I outwitted myself. I was trying to tell the world, without being totally depressing, I’ve got some issues with my heart and am not in a good place, physically or emotionally. I’ve had a great deal of surgery, from a double mastectomy less than two years ago, to multiple redesigns of my digestive system, to remodeling of my spine … with varying degrees of success. I’m a mass of scars — literal, not figurative — and now, I seem to need a new mitral valve and who knows what else.
I don’t feel well and I’m having a hard time being witty, clever, and frankly — right now — writing at all.
So I apologize for trying to set my own issues subtly in a post about A-Rod. No one even noticed what I said I guess. Regardless, I’m having trouble keeping up with this. I’m having trouble breathing. Walking. And given one thing and another, thinking. I’m confused, frightened, and not sure what I am going to do.
For now, I need to drink coffee and see if I can make my brain function. I feel like my head is stuffed with kapok.
- How did your doctor’s appointment go? (teepee12.com)
- Me, A-Rod and Raw Onion (teepee12.com)
- Women choose body art over reconstruction after cancer battle (theguardian.com)
Yesterday, the hunt for the Boston Marathon bombers ended with the death of one and the capture of the other. Because the two young men have Chechnyan “roots” there’s a lot of assuming going on. They must be Muslims. They must hate America. They must be part of an international conspiracy.
Call me whatever you want, I would like to see some actual evidence before I decide what all of this means.
Does the ethnicity of the brothers have anything to do with their insane murder spree? Or is their ethnicity irrelevant and their motives stem from a far more personal cause, like the voices in their heads, drugs, or some other yet-to-be-identified source?
Thirty years ago, I had recurring cramps in my gut so awful that they made me unable to breathe. They lasted from a couple of minutes to half an hour or more. Anyone seeing me in the throes of these cramps would be seriously alarmed. I wound up in the hospital several times because it mimicked a heart attack exceptionally well.
The third time I was hospitalized, they wouldn’t let me go until they found a cause. After a lot of testing, they found stones in my gall bladder. “Aha!” they cried and removed the offending organ. A week after I came home, the cramps were back. It turns out I get gastrointestinal spasms. Cause? Unknown. Cure? None. Relief? Nitro-glycerin, the same stuff they use for heart spasms (angina). They looked for a cause. They found something. They assumed it was the cause. It wasn’t, but it was so logical. And who needs a gall bladder anyhow?
I’ve been guilty of connecting apparently related events because it seemed logical, obvious. Two events occurred almost simultaneously. Ergo, the events must be related; event A must be the cause of event B. Unfortunately, there was no relationship and the result of assuming a connection where there was none was devastating.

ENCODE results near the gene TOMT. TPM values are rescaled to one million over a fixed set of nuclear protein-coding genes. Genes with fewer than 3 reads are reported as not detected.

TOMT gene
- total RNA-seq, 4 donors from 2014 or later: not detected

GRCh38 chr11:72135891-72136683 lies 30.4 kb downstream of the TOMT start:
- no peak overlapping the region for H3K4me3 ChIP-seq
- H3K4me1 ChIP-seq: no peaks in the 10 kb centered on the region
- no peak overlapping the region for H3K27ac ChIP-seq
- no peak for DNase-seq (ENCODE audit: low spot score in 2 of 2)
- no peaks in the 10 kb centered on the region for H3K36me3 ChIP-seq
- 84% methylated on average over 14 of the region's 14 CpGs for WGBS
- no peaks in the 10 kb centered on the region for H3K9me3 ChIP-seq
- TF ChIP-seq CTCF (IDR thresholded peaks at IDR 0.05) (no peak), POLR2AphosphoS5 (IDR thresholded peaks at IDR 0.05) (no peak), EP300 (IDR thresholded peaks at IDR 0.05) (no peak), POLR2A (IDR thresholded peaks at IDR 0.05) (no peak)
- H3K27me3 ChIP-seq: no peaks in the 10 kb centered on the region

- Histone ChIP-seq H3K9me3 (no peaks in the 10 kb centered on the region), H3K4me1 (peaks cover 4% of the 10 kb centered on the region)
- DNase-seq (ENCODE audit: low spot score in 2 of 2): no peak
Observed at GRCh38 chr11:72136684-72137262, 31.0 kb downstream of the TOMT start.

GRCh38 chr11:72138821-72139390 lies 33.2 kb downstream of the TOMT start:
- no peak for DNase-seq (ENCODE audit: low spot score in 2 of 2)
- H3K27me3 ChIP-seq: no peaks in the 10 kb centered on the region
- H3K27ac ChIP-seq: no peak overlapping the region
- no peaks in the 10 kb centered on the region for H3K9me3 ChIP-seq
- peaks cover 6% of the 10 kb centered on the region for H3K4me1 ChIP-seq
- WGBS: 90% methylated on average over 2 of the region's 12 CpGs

The essential different between reality and fiction is that fiction is all about cause and effect. There are no coincidences. In literature, television, movies, everything has a cause and nothing is coincidental. In real life, many things happen for no discernible reason. And there are plenty of coincidences.
It’s in our nature to look for reasons, to look for cause and effect. We want things to make sense. The idea of genuinely random events is terrifying. Religion is one of the ways we make sense out of chaos in our lives. It doesn’t make sense? God must know why it happened even though we can’t see it. Maybe He does. Then again, maybe not. But regardless, we will try to make sense, to connect dots even when we have to create dots to connect.
I don’t have answers. I have a lot of questions and I hope we get answers. But I won’t assume I know without any solid information. I’m glad they got one of the kids alive and I hope he stays alive long enough to talk.
- Dzhokhar Tsarnaev Captured: Alleged Boston Marathon Bomber Arrested Following Manhunt (wakinguphumanity.wordpress.com)
- Boston marathon snapshots take on new meaning (connect.dpreview.com)
- Shots fired in Watertown during manhunt for Boston Marathon bombing suspect (bangordailynews.com)
- Chechens and the Boston Marathon (brobrubel.wordpress.com)
- Uncle Of Marathon Bomb Suspects Calls His Nephews “Losers” (praiserichmond.com)
I don’t want this to sound as if I think I’m special because I deal with pain. I realize I’ve got plenty of company. It’s just that sometimes, I feel like I’m in an over-crowded lifeboat. Sinking.
There a central irony to this story, so I’ll start with the irony and go from there.
Parents, school advisors, well-meaning friends and family are forever urging kids to get out and get physical. Join a team. Take up a sport. Get some fresh air. Exercise. It’s good for you, right?
It is good for you. Mostly. But. Youthful athletic activity is often the start of a lifetime of pain. How many young men destroy their knees playing football? How many girls dislocate their spines in gymnastics? How many head injuries happen during little league baseball games? How many broken backs are the result of falling off horses? It’s not rare or unusual.
These days, everyone knows about the dangers, but it doesn’t stop kids from playing or parents from encouraging their involvement. Safety equipment is available, but injuries happen anyhow. Active sports are dangerous. It’s a fact. I’m not suggesting anyone stop playing sports. Life is meant to be lived, risks and all.
The irony is that sports are good for you if you don’t get hurt. If the helmet keeps the baseball from braining you. If getting tackled doesn’t tear the ligaments and tendons in your knees. If you don’t break your ankle coming down from a jump shot. If you ride well, don’t fall and land on your butt … or head.